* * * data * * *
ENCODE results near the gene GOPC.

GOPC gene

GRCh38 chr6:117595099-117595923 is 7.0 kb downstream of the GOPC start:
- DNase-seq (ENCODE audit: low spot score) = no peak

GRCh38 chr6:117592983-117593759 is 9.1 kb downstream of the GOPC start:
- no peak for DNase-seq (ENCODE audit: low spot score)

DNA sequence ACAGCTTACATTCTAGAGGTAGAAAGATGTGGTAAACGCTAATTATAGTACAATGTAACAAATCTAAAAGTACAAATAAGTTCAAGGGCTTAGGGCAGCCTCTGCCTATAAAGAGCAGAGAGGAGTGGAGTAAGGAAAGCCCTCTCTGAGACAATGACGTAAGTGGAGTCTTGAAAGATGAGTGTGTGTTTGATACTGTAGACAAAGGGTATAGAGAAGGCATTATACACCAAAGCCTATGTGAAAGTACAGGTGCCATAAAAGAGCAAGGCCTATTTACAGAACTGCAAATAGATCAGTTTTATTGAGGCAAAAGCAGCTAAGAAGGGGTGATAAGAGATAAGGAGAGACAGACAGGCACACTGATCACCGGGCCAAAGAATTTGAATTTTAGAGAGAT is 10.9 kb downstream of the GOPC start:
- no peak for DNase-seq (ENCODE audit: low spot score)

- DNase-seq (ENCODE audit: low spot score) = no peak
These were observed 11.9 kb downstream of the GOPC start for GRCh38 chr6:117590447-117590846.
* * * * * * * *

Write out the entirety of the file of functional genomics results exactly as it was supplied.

ENCODE results near the gene GOPC.

GOPC gene

GRCh38 chr6:117595099-117595923 is 7.0 kb downstream of the GOPC start:
- DNase-seq (ENCODE audit: low spot score) = no peak

GRCh38 chr6:117592983-117593759 is 9.1 kb downstream of the GOPC start:
- no peak for DNase-seq (ENCODE audit: low spot score)

DNA sequence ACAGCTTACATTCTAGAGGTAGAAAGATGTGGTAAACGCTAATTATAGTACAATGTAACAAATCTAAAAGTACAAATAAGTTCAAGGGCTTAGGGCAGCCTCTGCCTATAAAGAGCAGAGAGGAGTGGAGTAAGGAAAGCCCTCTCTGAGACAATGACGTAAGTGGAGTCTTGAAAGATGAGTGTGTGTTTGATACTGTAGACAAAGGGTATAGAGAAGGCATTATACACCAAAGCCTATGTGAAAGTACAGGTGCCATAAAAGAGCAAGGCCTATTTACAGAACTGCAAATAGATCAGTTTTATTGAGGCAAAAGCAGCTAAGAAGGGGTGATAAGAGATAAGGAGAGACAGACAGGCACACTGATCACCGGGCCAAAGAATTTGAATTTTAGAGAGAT is 10.9 kb downstream of the GOPC start:
- no peak for DNase-seq (ENCODE audit: low spot score)

- DNase-seq (ENCODE audit: low spot score) = no peak
These were observed 11.9 kb downstream of the GOPC start for GRCh38 chr6:117590447-117590846.